Investors in insurance-linked securities (ILS) funds (or other structures such as sidecars) will share a “material portion” of the eventual losses from hurricane Matthew, according to Bill Dubinsky of Willis Capital Markets & Advisory (WCMA).
It remains too early to discuss the exact estimated loss that will result from hurricane Matthew, or to comment on particular ILS transactions, according to Dubinsky, the Head of ILS at WCMA.
But the expectation is that if losses eat into reinsurance layers then ILS funds and their investors will pay a material share.
The reason for this is that for ILS funds Florida and the coastal southeast U.S. is ground-zero for their capital, as they participate heavily in reinsurance and retrocession on a collateralised basis in the region.
“Based on what we know now, ILS investors will share a material portion of the Matthew insured losses with insurers and reinsurers,” Dubinsky explained.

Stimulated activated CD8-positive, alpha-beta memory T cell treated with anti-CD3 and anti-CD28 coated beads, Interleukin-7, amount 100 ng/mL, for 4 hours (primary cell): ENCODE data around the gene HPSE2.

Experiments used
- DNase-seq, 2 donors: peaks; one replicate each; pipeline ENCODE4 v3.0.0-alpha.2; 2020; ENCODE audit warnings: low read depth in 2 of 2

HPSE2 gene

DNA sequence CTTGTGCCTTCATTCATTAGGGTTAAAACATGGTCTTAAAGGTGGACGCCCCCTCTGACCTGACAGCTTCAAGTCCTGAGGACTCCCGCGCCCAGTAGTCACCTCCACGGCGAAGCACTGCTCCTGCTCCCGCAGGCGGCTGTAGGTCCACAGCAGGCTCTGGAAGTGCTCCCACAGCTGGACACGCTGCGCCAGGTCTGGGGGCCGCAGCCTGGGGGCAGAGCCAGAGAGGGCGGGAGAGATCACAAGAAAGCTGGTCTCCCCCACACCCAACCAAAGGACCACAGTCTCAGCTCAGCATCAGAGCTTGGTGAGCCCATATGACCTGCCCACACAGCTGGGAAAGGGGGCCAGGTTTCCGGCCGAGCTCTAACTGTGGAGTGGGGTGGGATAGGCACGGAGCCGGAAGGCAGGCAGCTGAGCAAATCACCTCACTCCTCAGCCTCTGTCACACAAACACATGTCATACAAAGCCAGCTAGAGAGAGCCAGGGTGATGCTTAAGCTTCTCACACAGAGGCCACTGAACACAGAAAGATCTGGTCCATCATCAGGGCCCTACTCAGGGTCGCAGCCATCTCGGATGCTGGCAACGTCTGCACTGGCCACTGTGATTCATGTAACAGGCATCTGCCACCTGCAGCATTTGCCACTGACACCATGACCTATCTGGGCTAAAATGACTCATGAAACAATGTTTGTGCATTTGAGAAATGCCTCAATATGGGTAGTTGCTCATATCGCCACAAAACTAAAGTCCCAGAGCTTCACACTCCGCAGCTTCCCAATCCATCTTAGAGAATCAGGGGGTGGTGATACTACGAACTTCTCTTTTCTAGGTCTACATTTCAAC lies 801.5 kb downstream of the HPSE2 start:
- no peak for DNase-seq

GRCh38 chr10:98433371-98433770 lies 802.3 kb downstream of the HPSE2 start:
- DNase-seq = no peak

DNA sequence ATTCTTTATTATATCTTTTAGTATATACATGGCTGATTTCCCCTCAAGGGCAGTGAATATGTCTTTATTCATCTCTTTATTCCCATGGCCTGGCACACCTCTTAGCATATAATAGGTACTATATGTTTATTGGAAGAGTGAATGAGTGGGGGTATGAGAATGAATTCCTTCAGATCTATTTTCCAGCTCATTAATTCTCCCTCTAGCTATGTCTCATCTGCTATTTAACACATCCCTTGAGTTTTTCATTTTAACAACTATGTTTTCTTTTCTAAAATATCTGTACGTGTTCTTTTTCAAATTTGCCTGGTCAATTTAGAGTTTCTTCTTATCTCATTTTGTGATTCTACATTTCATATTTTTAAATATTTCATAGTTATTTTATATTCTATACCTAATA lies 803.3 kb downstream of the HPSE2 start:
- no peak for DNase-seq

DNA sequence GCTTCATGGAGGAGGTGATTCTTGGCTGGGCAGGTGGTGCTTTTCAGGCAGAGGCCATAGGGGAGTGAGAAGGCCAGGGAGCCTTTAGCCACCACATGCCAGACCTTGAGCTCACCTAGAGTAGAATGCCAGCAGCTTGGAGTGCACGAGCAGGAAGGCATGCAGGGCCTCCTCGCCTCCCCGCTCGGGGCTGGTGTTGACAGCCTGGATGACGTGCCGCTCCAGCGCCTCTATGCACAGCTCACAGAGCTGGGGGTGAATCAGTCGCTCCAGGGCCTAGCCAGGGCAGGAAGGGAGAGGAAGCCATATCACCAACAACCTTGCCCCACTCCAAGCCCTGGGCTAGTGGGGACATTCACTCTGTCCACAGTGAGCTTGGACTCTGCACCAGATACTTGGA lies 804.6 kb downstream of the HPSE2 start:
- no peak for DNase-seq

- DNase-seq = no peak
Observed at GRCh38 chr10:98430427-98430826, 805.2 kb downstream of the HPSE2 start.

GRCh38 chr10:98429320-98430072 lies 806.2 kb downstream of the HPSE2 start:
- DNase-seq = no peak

“While the loss may dampen current year investor returns, it is not expected to have a material impact on nonlife ILS assets, which currently exceed $70 billion.
“It is still too early to comment on specific transactions. By next week, secondary marks should converge to a greater degree,” he continued.
As is expected from the event now, Dubinsky said that “At this point, Matthew is not of a size or nature that will drive away ILS capital.”
“Instead, small increases in investor returns on ILS could attract substantial replacement ILS capital which should help mitigate reinsurance rate increases post-Matthew,” he continued.
That’s a worst case scenario for reinsurance firms, that they take a loss and the replacement capital comes in from the capital markets disabling their ability to command pay-back through rate increases.
With the growth of collateralised reinsurance and the strong support ILS funds provide to Florida insurers and reinsurers, as well as some ILS managers expansion into primary and commercial lines of insurance, an impact to the ILS market is to be expected.
But uncertainty remains the order of the day, as the size of the loss from hurricane Matthew is still unclear at this time.
Read our previous articles on hurricane Matthew: